• Shares of Dow component Boeing Co. BA, -0.17% rose 0.3% after United Airlines Holdings Inc. UAL, +6.30% said it is temporarily removing Boeing 777 planes from service after an engine blew apart in flight over the weekend. Boeing recommended grounding aircraft with that model engine. Shares of Raytheon Technologies Corp. RTX, -0.51%,  the parent of Pratt & Whitney, which made the engine, slid 0.3% while United’s stock rose 7%.
  • Shares of Kohl’s Corp. KSS, +7.54% jumped 9% after The Wall Street Journal reported that a group of activist investors have taken a big stake in retailer in an attempt to take control of its board.
  • Goodyear Tire & Rubber Co. GT, +20.12% said Monday it would acquire Cooper Tire & Rubber Co. CTB, +30.20%  in a deal with an enterprise value of about $2.5 billion. Cooper shares jumped 30%, while Goodyear shares rose 20%.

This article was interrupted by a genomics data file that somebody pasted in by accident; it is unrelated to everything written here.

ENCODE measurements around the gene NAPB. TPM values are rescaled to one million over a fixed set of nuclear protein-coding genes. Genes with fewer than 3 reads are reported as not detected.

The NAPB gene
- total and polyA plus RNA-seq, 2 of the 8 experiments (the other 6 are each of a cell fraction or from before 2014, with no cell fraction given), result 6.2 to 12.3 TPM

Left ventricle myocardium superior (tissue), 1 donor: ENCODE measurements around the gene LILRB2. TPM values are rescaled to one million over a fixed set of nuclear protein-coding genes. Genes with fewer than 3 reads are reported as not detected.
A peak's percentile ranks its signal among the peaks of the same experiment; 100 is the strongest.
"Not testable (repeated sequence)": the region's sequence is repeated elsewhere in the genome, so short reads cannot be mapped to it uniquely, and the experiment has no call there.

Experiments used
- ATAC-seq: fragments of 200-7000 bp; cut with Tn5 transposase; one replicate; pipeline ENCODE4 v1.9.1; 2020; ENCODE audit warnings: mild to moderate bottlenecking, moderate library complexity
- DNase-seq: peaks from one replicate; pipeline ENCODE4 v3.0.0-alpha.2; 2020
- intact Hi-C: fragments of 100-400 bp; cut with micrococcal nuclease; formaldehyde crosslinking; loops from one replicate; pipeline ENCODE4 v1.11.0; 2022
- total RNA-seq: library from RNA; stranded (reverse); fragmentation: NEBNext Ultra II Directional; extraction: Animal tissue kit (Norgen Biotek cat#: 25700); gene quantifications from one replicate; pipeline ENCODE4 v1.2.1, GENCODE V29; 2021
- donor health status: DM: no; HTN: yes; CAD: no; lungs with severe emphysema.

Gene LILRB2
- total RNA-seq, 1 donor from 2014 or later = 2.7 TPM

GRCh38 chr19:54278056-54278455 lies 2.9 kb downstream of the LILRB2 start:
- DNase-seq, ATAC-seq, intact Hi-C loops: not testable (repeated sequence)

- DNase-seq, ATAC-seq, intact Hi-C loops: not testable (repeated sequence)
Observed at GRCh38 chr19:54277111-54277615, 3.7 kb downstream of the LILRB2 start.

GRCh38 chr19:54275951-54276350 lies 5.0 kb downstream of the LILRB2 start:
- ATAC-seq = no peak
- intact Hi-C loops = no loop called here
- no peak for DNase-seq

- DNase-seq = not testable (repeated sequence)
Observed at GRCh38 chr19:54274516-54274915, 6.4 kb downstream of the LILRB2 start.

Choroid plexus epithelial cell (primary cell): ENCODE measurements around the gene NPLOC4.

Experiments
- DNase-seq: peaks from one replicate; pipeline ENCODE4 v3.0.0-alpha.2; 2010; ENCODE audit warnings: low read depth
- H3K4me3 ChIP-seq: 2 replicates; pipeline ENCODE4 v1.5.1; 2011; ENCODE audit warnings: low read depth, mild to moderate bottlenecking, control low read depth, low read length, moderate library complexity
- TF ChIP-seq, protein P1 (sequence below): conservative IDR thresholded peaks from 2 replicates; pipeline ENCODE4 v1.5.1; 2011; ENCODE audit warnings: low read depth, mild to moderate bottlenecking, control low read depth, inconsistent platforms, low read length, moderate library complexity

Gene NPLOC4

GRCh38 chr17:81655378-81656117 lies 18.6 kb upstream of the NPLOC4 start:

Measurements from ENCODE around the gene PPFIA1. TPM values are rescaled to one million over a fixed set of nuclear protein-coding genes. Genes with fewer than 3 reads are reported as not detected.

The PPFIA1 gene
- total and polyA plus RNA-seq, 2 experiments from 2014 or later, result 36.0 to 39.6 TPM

• New York-based M&T Bank Corp. MTB, +3.26%  announced Monday it had reached an agreement to buy Connecticut-based People’s United Financial Inc. PBCT, +14.89%  in an all-stock deal valued at $7.6 billion. People’s United shares rose 14.7%, while M&T shares were up 3%.
  • Forterra Inc. FRTA, +5.55%, a maker of water and drainage infrastructure pipes and products in the U.S., said Monday it has agreed to be taken private by Quikrete Holdings Inc. in a cash deal valued at about $2.74 billion.
  • Shares of Royal Caribbean Group  RCL, +12.44%  rose 11.1%, after the cruise operator swung to a narrower-than-expected loss but reported revenue that tumbled more than forecast

Which assets are on the move?

-With reporting contributed by Joy Wiltermuth